Stains & CD markers
Epithelial membrane antigen (EMA)


Topic Completed: 13 December 2021

Minor changes: 13 December 2021

Copyright: 2002-2022, PathologyOutlines.com, Inc.

PubMed Search: EMA[TI] pathology full text[SB]

Heather I-Hsuan Chen-Yost, M.D.
Tatjana Antic, M.D.
Page views in 2021: 32,151
Page views in 2022 to date: 1,615
Cite this page: Chen-Yost HI, Antic T. Epithelial membrane antigen (EMA). PathologyOutlines.com website. https://www.pathologyoutlines.com/topic/stainsema.html. Accessed January 19th, 2022.
Definition / general
Essential features
  • EMA (aka MUC1) a glycoprotein that provides barrier function
  • Overexpression is common in malignancies and leads to tumorigenesis
  • Immunohistochemical stain is positive in most carcinomas, often used alongside other cytokeratin stains
  • For noncarcinomas, EMA is useful to distinguish meningioma, some hematopoietic tumors and malignant mesothelioma
Terminology
Pathophysiology
  • Normal
    • Localized to the apical membranes and provides barrier function (Nat Rev Cancer 2009;9:874)
      • Blocks cell to cell and cell to extracellular matrix interactions
    • Inhibits formation of E-cadherin / beta catenin complex (Ann Pathol 2006;26:257)
  • Abnormal (Trends Mol Med 2014;20:332)
    • Overexpressed and loses cell polarity
      • Redistributed in cell surface and cytoplasm
    • Abnormal distribution leads to expression of PDGFA
      • Promotes proliferation and invasion of cells
    • Interacts with and stabilizes HIF1α
      • Enhances glucose uptake genes
    • Induces expression of proangiogenic factors (CTGF, PDGFB, VEGFA)
    • Upregulates expression of inducers that lead to destabilization of adherens junctions and leads to cytoskeleton rearrangements (Oncogene 2011;30:1449)
      • Facilitates basement membrane invasion
Clinical features
Interpretation
Uses by pathologists
Prognostic factors
Microscopic (histologic) images

Contributed by Jijgee Munkhdelger, M.D., Ph.D., Andrey Bychkov, M.D., Ph.D. and Ihab Hosny, M.D.
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Epithelioid mesothelioma immunoprofile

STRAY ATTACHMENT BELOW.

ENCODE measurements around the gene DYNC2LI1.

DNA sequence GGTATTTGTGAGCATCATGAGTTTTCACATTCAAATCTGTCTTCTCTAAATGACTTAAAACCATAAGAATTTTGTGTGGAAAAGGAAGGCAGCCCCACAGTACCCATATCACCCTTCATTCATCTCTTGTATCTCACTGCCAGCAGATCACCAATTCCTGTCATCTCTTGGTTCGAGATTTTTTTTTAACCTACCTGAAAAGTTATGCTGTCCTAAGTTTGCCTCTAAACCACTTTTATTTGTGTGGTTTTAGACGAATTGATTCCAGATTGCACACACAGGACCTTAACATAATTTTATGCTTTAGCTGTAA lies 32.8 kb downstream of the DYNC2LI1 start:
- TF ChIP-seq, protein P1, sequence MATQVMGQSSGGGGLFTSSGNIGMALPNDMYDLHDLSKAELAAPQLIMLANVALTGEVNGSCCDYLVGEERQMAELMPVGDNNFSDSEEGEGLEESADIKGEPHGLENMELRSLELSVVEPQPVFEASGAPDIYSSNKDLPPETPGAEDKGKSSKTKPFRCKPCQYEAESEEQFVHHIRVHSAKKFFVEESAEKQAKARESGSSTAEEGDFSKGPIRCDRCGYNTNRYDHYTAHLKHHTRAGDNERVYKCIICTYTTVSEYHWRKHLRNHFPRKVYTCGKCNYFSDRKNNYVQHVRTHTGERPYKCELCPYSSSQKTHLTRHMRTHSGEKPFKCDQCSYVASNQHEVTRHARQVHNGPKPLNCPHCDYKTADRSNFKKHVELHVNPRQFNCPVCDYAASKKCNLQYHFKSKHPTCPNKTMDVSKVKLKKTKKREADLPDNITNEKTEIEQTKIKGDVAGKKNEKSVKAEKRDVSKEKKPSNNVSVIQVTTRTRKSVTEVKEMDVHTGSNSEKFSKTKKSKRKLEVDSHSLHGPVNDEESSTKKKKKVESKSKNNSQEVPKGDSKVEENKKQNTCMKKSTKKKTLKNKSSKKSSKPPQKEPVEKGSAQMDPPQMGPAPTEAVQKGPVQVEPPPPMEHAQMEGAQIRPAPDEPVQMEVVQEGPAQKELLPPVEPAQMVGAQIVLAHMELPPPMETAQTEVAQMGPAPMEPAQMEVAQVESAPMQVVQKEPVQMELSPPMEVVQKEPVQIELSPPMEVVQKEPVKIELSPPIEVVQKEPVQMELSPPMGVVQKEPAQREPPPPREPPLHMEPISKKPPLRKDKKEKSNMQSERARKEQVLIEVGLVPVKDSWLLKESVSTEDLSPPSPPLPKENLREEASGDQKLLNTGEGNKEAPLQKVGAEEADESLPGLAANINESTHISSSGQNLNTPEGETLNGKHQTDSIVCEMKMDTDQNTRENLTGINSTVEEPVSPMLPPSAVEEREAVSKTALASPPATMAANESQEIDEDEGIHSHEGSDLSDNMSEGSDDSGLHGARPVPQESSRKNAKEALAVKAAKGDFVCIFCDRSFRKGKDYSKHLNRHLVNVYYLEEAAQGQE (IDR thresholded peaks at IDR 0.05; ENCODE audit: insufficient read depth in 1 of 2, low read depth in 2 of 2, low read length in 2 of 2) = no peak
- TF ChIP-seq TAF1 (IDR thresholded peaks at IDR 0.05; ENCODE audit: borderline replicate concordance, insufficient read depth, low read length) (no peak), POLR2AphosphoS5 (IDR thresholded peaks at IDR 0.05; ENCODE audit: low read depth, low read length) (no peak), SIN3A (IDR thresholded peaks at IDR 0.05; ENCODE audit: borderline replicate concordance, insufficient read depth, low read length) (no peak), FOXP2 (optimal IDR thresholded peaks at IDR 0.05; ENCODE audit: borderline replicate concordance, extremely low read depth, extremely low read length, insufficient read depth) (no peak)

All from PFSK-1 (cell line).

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Epithelioid mesothelioma, EMA

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Cervix, adenoid cystic carcinoma



Cases #219, 150, 48 and 69
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Bladder, high grade urothelial carcinoma

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Heart, synovial sarcoma

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Kidney, papillary carcinoma, solid

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Scrotum, epithelioid sarcoma

Virtual slides

Images hosted on other servers:

Appendix - goblet cell carcinoid: EMA highlights epithelial differentiation

Brain - angiomatous meningioma: EMA+ (membranous staining)


Breast - invasive ductal carcinoma: EMA+ (cytoplasmic staining)

Ovary - yolk sac tumor: EMA-

Cytology images

Contributed by Jijgee Munkhdelger, M.D., Ph.D. and Andrey Bychkov, M.D., Ph.D.
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Epithelioid mesothelioma, pleural effusion (cell block)

Positive staining - normal
Positive staining - disease
Negative staining
Sample pathology report
  • Left frontal tumor, craniotomy and resection:
    • Meningioma, WHO grade 1 (see comment)
    • Comment: The histologic features fit well for a meningioma with fibroblastic features. EMA shows positive cytoplasmic staining in the spindle cells. There are no atypical features and mitoses are sparse. The MIB1 labeling is low (less than 4%).
Additional references
Board review style question #1

Which of the following immunohistochemical stains best differentiates meningioma from schwannoma?

  1. AE1 / AE3
  2. CD34
  3. EMA
  4. MelanA
  5. S100
Board review style answer #1
C. EMA. Warning: EMA can highlight the perineural fibroblasts in schwannomas but is not positive within the mass. AE1 / AE3 is not typically positive in meningiomas. CD34 is better for differentiating solitary fibrous tumors from meningioma and is typically negative in schwannoma. MelanA differentiates meningioma from melanoma. MelanA is negative in most schwannomas. S100 can be positive in both schwannoma and in fibrous meningioma (J Neuropathol Exp Neurol 2017;76:289).

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Reference: Epithelial membrane antigen (EMA)
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